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  • Writer's pictureS.J.

'Zola' Review: Road Trip To Florida Turns Into Something Wild & Dangerous

Riley Keough and Taylour Paige standing face-to-face

Because you already logged in, there's no need to even ask if you're interested in hearing a story about how I and this movie fell out at first but ended up somewhat vibing together later. Based on a series of viral tweets by A'Ziah ''Zola'' King and David Kushner's Rolling Stone article about them, Zola is being helmed by director Janicza Bravo who also co-write it with Jeremy O. Harris. They introduce viewers to title character Zola (Taylour Paige), a waitress and stripper who meets an exuberant stripper colleague Stefani (Riley Keough). Two of them end up going on a road trip with Stefani's boyfriend Derrek (Nicholas Braun) and ''roommate'' X (Colman Domingo), planning to go dance at lucrative strip clubs in Florida before the trip turns out not to be what Zola imagined it'd be as true colours of Stefani and X are revealed.

It always feels slightly criminal to recommend a movie that appears incomplete in the beginning and has a jarring ending because it's sort of the same situation as when you say that you need to watch seven episodes of a show before it gets good. You get a feeling that the film would be more attentive if it had saved moments where it tells you that the story is based on tweets by Zola and one perspective change is based on a Reddit thread until the credits start rolling. It's a rollercoaster ride after all with wild turns, those are then just less exciting because you know how the characters are after the movie's events. Even inventive sound design would've been nice to understand afterwards because it plays with phones, Twitter, texts and notifications; fortunately it is very carefully baked into the movie so it compliments the brash tone anyway.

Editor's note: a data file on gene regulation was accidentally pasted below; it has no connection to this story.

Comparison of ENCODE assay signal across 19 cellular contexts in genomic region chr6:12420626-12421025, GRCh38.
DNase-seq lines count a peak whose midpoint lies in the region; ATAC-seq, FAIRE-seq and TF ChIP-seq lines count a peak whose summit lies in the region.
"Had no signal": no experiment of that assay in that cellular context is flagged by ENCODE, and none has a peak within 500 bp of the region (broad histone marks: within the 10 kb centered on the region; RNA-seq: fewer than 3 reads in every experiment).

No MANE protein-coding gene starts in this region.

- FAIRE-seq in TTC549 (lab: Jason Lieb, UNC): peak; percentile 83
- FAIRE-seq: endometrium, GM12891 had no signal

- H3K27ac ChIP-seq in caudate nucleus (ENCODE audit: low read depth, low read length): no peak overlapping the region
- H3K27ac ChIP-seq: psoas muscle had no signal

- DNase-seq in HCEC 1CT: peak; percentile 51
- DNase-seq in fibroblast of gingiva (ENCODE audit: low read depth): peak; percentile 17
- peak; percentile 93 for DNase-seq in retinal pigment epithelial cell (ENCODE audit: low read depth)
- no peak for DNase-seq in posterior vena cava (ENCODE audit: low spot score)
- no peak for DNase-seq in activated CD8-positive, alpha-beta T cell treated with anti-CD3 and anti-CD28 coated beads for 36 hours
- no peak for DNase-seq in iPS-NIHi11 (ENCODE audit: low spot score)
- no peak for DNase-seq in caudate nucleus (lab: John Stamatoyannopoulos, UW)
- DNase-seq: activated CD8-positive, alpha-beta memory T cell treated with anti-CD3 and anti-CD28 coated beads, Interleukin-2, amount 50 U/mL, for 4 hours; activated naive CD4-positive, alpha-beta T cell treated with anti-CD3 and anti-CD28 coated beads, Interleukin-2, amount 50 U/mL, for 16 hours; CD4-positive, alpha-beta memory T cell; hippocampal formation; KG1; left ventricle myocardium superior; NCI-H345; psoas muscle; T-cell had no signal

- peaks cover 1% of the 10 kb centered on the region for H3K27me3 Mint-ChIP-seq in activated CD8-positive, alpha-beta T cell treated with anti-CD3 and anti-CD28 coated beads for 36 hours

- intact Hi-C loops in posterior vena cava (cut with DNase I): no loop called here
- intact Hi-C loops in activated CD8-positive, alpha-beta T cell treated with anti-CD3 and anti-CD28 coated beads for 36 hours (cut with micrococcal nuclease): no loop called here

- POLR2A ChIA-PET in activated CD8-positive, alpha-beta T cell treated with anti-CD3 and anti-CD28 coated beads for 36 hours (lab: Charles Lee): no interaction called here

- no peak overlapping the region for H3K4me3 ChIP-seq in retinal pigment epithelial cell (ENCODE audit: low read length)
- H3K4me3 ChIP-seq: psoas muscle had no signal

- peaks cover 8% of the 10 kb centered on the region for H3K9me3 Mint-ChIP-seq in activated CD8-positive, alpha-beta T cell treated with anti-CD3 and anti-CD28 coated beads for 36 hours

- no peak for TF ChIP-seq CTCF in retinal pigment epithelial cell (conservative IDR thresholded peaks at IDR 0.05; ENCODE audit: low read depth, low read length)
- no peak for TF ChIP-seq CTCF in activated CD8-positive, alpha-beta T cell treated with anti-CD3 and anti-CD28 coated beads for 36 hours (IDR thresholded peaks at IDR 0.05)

Something to hold your interest during those troubling times is the acting which really shows what Bravo can get out of her cast. Keough and to lesser extent Braun obviously have the juicy roles since the characters steal their personalities from African-American culture (deliciously cringeworthy) but Paige is just as good if not better in the lead role because she adds a sense of realism to what is otherwise an outrageous story, making you instantly believe the characters. Domingo and his character is the biggest surprise of the bunch, though that twist is better left to be seen on your own as it really changes the stakes in the film. From that point on, Bravo and her vision really start firing on all cylinders until the very end that isn't quite as creative or thought-provoking, mostly due to the editing by Joi McMillon that seems uncertain where to leave the audience and when it wants to let characters continue their trip.

Smileys: Acting, sound design

Frowneys: Editing

Are you gonna make movies like this? Bet they'd make some shmoney, baby.


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